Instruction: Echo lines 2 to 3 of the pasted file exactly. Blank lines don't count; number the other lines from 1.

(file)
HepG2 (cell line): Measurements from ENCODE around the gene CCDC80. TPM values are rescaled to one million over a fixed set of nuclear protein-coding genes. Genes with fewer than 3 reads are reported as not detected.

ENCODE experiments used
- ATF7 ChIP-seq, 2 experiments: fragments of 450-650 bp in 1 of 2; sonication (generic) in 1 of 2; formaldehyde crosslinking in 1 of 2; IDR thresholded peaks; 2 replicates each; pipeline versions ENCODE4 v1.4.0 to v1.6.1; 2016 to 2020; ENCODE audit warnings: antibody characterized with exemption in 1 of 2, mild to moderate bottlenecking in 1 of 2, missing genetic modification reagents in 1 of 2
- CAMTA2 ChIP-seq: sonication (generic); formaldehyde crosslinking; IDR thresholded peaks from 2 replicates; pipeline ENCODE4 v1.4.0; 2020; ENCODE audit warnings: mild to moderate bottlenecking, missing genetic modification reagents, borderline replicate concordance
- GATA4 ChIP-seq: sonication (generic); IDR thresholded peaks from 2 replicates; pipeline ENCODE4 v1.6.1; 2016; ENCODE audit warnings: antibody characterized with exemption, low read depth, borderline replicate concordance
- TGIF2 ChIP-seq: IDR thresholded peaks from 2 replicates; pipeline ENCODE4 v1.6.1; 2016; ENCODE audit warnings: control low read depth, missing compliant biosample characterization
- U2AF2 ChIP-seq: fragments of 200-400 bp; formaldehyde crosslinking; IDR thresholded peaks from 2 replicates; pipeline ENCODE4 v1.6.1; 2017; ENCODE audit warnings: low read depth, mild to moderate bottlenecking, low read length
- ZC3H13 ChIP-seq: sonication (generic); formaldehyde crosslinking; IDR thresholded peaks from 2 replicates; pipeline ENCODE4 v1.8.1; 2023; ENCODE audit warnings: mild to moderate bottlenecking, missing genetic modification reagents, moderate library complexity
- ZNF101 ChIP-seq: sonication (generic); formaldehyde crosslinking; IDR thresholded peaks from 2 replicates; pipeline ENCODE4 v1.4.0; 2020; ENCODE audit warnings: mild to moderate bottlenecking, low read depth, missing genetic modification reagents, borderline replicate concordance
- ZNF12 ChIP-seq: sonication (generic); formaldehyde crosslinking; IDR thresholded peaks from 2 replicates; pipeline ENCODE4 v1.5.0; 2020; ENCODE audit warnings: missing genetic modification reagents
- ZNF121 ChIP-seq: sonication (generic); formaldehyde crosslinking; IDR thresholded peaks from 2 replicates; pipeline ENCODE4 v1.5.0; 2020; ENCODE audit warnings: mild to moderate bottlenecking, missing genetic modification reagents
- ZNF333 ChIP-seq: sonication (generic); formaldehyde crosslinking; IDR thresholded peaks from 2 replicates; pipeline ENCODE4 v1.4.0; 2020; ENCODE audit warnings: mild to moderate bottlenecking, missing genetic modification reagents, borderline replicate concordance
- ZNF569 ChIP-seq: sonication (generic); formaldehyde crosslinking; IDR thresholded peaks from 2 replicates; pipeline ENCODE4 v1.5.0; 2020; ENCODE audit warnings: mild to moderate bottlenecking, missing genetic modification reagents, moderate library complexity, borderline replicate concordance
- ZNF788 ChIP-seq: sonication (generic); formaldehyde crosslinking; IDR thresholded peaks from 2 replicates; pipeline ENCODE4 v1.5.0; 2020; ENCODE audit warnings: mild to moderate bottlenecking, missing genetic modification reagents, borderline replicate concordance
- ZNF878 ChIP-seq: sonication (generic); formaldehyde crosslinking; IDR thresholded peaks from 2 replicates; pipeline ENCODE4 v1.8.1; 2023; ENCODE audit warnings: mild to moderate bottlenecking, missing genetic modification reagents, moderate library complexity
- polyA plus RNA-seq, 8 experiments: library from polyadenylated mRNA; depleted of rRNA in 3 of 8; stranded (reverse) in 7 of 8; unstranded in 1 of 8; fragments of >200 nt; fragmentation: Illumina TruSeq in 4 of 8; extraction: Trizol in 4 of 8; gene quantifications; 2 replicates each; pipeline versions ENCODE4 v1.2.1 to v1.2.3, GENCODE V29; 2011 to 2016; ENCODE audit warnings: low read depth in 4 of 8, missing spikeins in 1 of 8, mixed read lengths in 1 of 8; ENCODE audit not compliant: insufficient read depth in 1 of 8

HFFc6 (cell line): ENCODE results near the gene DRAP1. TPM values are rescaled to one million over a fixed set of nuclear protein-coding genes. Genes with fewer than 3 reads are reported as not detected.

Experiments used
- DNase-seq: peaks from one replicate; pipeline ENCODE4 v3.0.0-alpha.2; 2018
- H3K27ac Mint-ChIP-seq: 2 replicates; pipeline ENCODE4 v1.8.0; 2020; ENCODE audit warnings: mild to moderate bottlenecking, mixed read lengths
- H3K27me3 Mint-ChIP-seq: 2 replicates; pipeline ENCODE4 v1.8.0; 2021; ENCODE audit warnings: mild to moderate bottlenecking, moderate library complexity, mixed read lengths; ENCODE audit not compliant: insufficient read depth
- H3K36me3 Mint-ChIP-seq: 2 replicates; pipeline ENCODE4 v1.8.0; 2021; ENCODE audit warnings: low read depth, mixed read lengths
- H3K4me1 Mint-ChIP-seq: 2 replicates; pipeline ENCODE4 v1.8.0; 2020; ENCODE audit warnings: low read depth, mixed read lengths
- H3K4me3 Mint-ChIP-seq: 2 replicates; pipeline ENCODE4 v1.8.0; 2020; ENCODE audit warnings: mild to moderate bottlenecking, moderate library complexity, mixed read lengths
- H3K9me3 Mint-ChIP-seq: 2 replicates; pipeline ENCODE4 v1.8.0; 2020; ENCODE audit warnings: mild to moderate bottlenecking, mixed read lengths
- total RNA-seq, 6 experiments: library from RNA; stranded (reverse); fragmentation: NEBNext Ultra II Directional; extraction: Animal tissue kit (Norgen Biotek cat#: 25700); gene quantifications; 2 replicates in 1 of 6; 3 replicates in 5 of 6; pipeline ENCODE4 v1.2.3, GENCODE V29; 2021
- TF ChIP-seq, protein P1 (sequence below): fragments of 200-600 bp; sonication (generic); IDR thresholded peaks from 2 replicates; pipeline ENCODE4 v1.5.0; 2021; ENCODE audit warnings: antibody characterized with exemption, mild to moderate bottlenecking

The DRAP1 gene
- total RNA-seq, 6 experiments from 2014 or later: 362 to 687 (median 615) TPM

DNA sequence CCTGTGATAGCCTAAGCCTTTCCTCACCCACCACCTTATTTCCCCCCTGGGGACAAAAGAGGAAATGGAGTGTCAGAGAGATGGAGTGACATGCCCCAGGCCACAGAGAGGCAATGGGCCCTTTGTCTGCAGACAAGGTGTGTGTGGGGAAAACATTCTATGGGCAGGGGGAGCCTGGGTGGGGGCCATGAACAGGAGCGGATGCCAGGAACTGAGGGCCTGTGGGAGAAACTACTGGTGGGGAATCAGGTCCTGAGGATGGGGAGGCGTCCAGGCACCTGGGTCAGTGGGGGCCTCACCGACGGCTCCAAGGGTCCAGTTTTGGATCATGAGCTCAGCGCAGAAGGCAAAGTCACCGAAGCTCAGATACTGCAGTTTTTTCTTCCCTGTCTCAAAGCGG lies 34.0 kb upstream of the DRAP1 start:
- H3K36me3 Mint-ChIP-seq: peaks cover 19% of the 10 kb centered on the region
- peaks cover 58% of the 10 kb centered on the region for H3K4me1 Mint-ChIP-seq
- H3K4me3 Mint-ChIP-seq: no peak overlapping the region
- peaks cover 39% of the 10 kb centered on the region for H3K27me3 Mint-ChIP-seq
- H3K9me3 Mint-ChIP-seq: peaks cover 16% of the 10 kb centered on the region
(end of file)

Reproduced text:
ENCODE experiments used
- ATF7 ChIP-seq, 2 experiments: fragments of 450-650 bp in 1 of 2; sonication (generic) in 1 of 2; formaldehyde crosslinking in 1 of 2; IDR thresholded peaks; 2 replicates each; pipeline versions ENCODE4 v1.4.0 to v1.6.1; 2016 to 2020; ENCODE audit warnings: antibody characterized with exemption in 1 of 2, mild to moderate bottlenecking in 1 of 2, missing genetic modification reagents in 1 of 2